Run by verifiers Rob Blake and Nick Obern, the day started with introductions from the 20 or so assessors from around the south-east England region. It was good to catch up with Martin Ray from Plumpton College and Rob Wood from Merrist Wood College. Denise Taylor Trotman from City & Guilds was also presenting and informed us that of the 660 City & Guild Assessors there are 285 for a chainsaw with 220 for pesticide.
Rob Blake outlined the rationale for the day. An aerial tree work update was due, but then Lantra held their updates in November last year and in the meantime, more indoor material evolved soit was then decided to get everyone together to cover this indoor material. The day’s topics and agenda were based on new products coming from C&G and questions coming to verifiers and issues raised on verifications.
Many chainsaw and related assessment schedules including Aerial Rigging with typographical errors had been reviewed and corrected, we were reminded to check we held the most up to date copy for use in training or assessments. The Powered Pole Pruner unit had also been updated to allow those with Units 201 to avoid the same small engine maintenance questions.
There was also an occasional chainsaw user unit 0029 that is aimed at people that use the chainsaw as part of a range of other activities and may be an alternative to the popular Lantra Awards Chainsaw Maintenance & Crosscutting ITA unit. Benefits here were the inclusion of felling techniques for small trees up to 150mm diameter.
Denise reminded assessors that a new assessor manual is out soon, with the changes highlighted at the front. One new section – fitness to operate is reproduced below:
Assessors need to be reasonably fit, both physically and mentally when carrying out assessments as they are responsible for the safety of the candidate. There may be occasions where the Assessor has to step in, in order to support the candidate. Assessors are required to inform the Centre and City & Guilds when they are taking prescribed medication which may affect their ability to operate machinery safely or assess and support a candidate operating machinery.
Husqvarna support material was distributed and discussed, and whilst the working with a chainsaw manual didn’t exactly match the schedule it was well used by the group in their training courses.
NPTC Risk Assessment documentation was discussed at length, with problems identified by non-technical auditors and verifiers alike. The upshot being for those few assessors not filling in every box on the form this would no longer be tolerated. Historically the hazard box was used to record the relevant hazards, risks and controls relevant to the assessment being taken as listed in what was called a generic risk assessment, this was later changed to a hazard table covering all possible assessment activities that are still in use today, albeit it’s less easy to draw out those chainsaw related hazards.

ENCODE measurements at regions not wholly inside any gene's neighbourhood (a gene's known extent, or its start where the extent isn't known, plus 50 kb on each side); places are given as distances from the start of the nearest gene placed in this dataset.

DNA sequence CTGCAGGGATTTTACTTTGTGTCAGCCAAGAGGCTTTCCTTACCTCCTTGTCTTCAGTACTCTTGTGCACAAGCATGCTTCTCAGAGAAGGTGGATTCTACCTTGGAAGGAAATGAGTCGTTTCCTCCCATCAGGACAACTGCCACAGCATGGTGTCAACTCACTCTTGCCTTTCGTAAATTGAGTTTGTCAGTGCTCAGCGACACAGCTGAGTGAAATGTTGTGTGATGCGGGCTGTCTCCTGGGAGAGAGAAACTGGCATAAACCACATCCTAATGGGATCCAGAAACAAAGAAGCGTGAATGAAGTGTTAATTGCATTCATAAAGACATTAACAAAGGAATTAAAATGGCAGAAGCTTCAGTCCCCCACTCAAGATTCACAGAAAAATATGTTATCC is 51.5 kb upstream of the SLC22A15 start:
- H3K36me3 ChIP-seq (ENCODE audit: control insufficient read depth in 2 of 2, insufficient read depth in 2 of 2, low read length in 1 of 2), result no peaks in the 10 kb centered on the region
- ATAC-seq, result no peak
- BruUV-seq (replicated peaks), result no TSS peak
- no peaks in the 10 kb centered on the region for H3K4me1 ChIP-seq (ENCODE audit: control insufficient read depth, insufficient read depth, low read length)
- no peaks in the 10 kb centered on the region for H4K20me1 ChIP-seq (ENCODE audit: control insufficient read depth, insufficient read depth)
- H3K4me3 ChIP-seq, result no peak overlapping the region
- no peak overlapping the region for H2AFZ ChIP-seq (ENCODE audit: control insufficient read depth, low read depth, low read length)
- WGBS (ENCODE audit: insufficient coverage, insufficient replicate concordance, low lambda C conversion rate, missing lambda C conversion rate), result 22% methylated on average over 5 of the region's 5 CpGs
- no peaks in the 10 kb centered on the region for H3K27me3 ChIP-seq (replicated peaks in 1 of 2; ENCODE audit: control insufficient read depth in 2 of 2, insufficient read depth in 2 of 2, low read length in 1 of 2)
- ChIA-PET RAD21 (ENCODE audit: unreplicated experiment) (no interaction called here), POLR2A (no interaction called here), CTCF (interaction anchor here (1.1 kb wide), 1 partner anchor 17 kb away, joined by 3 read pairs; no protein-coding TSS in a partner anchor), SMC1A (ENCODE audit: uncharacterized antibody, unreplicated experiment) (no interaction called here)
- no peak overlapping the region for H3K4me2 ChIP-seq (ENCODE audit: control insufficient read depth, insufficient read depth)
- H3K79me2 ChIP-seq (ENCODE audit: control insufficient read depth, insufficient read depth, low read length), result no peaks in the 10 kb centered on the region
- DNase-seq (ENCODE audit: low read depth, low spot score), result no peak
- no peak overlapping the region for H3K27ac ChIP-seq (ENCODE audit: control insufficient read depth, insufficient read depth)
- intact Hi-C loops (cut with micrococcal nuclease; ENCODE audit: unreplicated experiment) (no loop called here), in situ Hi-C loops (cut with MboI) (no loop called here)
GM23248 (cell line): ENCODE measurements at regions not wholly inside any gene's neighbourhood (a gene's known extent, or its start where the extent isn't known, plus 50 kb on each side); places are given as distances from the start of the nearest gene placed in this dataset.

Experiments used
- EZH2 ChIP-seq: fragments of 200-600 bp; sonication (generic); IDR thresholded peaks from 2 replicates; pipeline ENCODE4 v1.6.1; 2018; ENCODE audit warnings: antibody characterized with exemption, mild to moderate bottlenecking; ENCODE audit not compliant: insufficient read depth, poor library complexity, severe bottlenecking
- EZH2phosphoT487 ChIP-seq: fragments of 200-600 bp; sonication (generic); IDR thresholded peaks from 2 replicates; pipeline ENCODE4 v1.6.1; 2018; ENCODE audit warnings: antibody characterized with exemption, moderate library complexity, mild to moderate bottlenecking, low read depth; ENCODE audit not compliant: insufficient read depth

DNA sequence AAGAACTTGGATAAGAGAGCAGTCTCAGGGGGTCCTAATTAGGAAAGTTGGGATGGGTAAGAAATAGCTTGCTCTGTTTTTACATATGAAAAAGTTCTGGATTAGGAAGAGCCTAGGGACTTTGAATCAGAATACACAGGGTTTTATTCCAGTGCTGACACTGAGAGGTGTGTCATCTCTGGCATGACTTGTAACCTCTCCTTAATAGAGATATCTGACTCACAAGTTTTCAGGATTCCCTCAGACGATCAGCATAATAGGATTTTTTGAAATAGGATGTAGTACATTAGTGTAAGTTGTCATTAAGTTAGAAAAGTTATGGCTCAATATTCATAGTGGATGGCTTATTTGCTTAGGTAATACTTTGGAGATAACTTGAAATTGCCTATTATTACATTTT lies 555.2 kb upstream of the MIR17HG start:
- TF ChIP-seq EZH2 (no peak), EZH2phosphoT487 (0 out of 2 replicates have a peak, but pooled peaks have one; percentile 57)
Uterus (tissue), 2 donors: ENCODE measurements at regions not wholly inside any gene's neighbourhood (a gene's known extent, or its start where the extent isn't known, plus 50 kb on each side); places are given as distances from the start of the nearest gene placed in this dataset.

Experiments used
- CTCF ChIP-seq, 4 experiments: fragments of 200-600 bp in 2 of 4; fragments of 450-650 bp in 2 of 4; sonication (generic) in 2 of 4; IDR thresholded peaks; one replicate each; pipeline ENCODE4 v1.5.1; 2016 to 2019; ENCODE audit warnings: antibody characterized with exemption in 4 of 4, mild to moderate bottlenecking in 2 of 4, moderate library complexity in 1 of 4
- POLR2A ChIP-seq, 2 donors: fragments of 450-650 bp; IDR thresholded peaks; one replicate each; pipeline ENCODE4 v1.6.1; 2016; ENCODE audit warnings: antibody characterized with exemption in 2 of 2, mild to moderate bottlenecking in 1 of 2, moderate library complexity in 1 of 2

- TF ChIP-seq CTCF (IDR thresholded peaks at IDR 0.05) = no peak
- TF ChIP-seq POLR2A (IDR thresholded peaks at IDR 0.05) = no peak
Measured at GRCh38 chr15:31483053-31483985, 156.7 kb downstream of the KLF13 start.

It is now expected that the significant hazards are recorded, and if necessary the back of the form used if extra space required, but as Nick drily observed there have never been problems with too much information being written. A lighter note was struck when a real quote was read from an RA suggesting that the appropriate control measure to the hazard of bad weather was to pray.
It was noted that in the event of an incident or accident an SSRA with a blank section for the relevant hazards would be of little use, but what was not explained was a scenario where an accident was entirely unrelated to the hazards chosen to be listed in the small box. On training courses, we have adopted an extra precaution here to add to the evidence of risk assessment having been part of the course and the main hazards addressed, by photographing student’s work they have noted on whiteboards. The best approach must surely be a combination of –
- Comprehensive risk assessment relevant to assessment activity available and referenced to SSRA
- Hazards specific to site and most significant general hazards reiterated on the form
- RA discussed and candidate briefed before main assessment starts
Assessor approval and Technical evaluation were also discussed, and we learned about the efforts to make the process both more transparent (skills are broken down into sections and a score form available) and uniform across the verifier network. For new aspiring assessors, a new section has been inserted where they have to ‘assess’ the verifier using a short part of the assessor guidance, helping to ensure those technically able but lacking in interpersonal ability don’t get through and progress to the assessor training parts.
Discrimination on the basis of age is not allowable, so the Technical Evaluations have been made broader and deeper to maintain credibility and standards.
A return to assessor and candidate separate guidance was also promised, a welcome change in my view, if only to stop those few candidates that say ‘but I only need to state 5 points’.
Rob Blake introduced a new idea in the development of refresher and update training, in a generic format linkable to any current NPTC document using the learning outcomes to ultimately build a personalised certificate for the successful candidate. The first section is based on changes in legislation and codes of practice then moves to technological changes, working practices and environmental awareness, finishing in a proposal to develop further training or skills. This is a positive step as it is very flexible in the learning outcomes that can be chosen and combined and mainly in that it is looking at updating rather than just refreshing.
The standard setting was the final part of the day, based on verifier work over the past few years. The outcome was to ensure candidates face a level playing field wherever they might be assessed.